1. Limited time only! Sign up for a free 30min personal tutor trial with Chegg Tutors
    Dismiss Notice
Dismiss Notice
Join Physics Forums Today!
The friendliest, high quality science and math community on the planet! Everyone who loves science is here!

Homework Help: LU Factorization

  1. Mar 1, 2010 #1
    1. The problem statement, all variables and given/known data

    My book is awful and I need clarification on a few things regarding LU factorization:
    -If I am trying to express matrix A as a product of its upper triangular matrix (U) and the lower triangular matrix (L). I understand that I should find U first by Gauss-Jordon elimination method. But does U have to have all 1s in the diagonal or is U found once you have all zeros below the diagonal regardless of whether you have all ones in the diagonal or not?

    -Once you have U, to get L, I understand that you need to multiply the inverses of all elementary matrices used to get U. But I'm unclear on the quick process of getting the inverses of the elementary matrices of a 3x3 square matrix (without having to go through Gauss Jordon elimination method again on each one).

    Help?

    2. Relevant equations



    3. The attempt at a solution
     
  2. jcsd
  3. Mar 1, 2010 #2
    Okay, first the LU decomposition is typically used to solve a system of linear equations, right? now in the process of Gaussian elimination for a system of lin. eqs. we use multipliers which when applied to a matrix A, (the coefficient matrix) perform the function of reducing A to a unit upper triangular matrix. in order to solve the system it is not necessary for the coefficients on the diagonal to be 1 once the operation has been perform but this is what makes the decomposition UNIQUE. The permutation matrix is there to attempt to make sure that we don't divide by zero during the calculation of multipliers. It will come in handy when we are actually confronted with a system of the form Ax=b because we need to remember how we changed A so that we can change b as well during the backward subsitution phase. The inverse of an elementary matrix can be obtained from the reverse operation on the identity matrix.
     
  4. Mar 1, 2010 #3
    note, that L and U can be obtained from A after A has been reduced to a lower triangular system with multipliers on its upper triangular half in which can we take U to be the upper triangle part of the modified matrix A'. and L the lower triangle part.
     
  5. Mar 1, 2010 #4
    I'm still a little fuzzy, so can I use an example?

    Let's say I have the coefficient matrix:

    [tex] \left(\begin{array}{ccc}{1&-1&3\\2&0&1\\3&0&0\end{array}\right) [/tex]

    I know I can perform 3 elementary operations to get the following:

    [tex] \left(\begin{array}{ccc}{1&-1&3\\0&2&-5\\0&0&-3/2\end{array}\right) [/tex]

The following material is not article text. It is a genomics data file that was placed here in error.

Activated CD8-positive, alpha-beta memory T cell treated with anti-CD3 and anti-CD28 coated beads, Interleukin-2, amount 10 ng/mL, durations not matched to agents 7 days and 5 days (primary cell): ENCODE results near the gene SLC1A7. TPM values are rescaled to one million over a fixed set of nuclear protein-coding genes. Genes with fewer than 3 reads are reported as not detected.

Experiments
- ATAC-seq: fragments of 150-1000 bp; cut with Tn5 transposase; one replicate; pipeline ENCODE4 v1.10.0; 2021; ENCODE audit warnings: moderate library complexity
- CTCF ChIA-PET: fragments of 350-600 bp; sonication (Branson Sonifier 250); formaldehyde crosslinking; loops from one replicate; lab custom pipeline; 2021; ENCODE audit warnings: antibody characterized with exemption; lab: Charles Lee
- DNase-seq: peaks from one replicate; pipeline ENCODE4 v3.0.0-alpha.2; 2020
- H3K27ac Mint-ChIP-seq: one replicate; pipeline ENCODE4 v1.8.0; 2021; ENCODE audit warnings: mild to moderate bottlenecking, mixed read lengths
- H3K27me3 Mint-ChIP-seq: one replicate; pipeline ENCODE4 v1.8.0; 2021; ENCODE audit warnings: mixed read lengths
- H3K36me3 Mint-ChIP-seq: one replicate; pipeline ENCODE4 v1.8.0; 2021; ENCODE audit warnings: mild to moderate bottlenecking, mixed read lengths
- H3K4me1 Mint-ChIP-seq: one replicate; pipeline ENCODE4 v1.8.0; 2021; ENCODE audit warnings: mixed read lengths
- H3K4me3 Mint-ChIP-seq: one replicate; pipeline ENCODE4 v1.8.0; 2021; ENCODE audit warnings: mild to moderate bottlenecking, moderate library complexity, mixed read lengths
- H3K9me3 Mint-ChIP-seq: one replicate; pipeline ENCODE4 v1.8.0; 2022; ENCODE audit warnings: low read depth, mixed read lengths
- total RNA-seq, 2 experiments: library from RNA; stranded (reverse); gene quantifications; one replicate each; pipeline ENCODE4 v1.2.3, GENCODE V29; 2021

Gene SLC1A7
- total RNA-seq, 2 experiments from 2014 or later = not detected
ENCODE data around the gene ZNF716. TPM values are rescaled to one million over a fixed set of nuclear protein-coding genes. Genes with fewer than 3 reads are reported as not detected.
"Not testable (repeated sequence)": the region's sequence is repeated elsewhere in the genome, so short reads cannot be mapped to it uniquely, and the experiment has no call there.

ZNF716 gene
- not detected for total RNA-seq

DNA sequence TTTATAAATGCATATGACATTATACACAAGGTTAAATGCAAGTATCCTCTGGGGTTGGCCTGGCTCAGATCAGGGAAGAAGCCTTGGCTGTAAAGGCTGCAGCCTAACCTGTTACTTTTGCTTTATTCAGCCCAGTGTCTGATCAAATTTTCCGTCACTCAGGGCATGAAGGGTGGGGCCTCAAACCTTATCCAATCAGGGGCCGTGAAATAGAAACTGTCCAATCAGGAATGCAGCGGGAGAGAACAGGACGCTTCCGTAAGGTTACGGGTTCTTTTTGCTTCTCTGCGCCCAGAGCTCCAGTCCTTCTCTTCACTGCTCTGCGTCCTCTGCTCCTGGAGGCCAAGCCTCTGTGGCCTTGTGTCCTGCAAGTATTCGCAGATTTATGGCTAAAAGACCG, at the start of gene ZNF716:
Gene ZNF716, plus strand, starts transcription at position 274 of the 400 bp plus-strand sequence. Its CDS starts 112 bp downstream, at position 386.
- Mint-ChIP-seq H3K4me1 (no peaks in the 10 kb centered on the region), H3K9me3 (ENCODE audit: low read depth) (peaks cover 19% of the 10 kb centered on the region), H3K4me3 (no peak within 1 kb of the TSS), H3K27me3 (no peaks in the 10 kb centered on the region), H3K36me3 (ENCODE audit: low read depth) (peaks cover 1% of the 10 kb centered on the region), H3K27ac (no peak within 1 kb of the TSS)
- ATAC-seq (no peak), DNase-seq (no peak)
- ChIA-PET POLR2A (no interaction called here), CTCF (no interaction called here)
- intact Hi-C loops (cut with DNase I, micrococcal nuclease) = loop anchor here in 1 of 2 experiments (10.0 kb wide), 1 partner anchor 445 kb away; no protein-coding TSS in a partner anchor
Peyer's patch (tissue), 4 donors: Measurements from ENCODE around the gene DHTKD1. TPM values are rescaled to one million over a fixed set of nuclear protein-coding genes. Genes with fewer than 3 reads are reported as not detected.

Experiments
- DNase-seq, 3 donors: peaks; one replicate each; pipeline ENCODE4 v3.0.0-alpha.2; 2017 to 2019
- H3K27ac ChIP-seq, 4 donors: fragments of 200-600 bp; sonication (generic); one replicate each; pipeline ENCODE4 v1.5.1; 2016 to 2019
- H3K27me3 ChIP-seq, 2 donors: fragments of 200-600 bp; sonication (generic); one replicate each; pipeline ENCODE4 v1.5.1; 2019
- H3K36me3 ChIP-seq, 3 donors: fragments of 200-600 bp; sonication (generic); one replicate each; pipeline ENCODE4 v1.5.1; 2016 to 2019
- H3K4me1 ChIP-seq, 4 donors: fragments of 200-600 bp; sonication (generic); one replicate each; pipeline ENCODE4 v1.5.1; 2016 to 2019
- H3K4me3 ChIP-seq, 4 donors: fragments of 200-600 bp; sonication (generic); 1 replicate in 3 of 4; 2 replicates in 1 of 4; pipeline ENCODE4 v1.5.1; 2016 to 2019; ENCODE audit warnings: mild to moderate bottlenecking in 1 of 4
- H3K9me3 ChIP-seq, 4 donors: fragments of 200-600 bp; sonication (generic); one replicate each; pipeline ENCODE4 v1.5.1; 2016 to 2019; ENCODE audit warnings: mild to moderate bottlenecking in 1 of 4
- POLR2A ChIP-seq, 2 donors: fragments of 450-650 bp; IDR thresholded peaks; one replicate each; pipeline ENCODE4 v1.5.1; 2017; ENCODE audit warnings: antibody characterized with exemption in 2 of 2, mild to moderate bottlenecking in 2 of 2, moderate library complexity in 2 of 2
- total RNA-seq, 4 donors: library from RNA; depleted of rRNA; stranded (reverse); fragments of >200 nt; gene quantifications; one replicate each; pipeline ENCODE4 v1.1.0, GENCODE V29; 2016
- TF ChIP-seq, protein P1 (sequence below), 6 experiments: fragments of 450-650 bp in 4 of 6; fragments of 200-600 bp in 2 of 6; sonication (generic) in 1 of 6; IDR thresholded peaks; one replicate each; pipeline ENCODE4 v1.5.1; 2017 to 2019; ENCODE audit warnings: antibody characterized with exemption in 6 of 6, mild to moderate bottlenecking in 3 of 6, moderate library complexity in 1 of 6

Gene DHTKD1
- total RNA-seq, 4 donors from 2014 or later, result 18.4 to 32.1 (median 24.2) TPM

I did these elem. operations in this order to get the above matrix:
    -2R1 + R2 replace R2
    -3R1 + R3 replace R3
    (-3/2)R2 +R3 replace R3

    I now have an Upper Triangular Matrix. If I take the inverses of the elementary matrices it took to get to this point I would have:

    [tex] \left(\begin{array}{ccc}{1&0&0\\2&1&0\\0&0&1\end{array}\right) [/tex]

    [tex] \left(\begin{array}{ccc}{1&0&0\\0&1&0\\3&0&1\end{array}\right) [/tex]

    [tex] \left(\begin{array}{ccc}{1&0&0\\0&1&0\\0&3/2&1\end{array}\right) [/tex]

    Right?
     
  6. Mar 1, 2010 #5
    OK, duh...I think I just figured out the rest (guess i had to actually multiply it all out to see what happens)

    so my lower triangular matrix turns into:

    [tex] \left(\begin{array}{ccc}{1&0&0\\2&1&0\\3&3/2&1\end{array}\right) [/tex]


    And then when I multiply this lower triangular with the previous upper triangular, I get my original matrix.
     
  7. Mar 1, 2010 #6

    HallsofIvy

    User Avatar
    Science Advisor

    Yes, so you now have a lower triangular matrix, L, and an upper triangular matrix, U such that LU= A.
     
  8. Mar 1, 2010 #7
    okay now i'm confused. you end up with PA=LU, right? or A=((P^-1)L)U. anyway i don't think your decomposition is unique because you stopped the elementary operations before you came up against a unit upper triangle.
     
  9. Mar 1, 2010 #8
    rsa58, I don't know what you are asking. What does P stand for in your equation?
     
  10. Mar 2, 2010 #9
    I guess what I'm asking is, what form of LU decomposition are you trying to perform, your version is incorrect of you are seeking a unique LU decomposition. what class is this for? P is known as a permutation matrix. It is an elementary matrix used for pivoting the rows and columns of A. I guess you are not using partial pivoting in your problem. Usually, if you are trying to write an algorithm for LU you must use partial pivoting (or some other method) which helps avoid divison by zero when calculating the multipliers.
     
Share this great discussion with others via Reddit, Google+, Twitter, or Facebook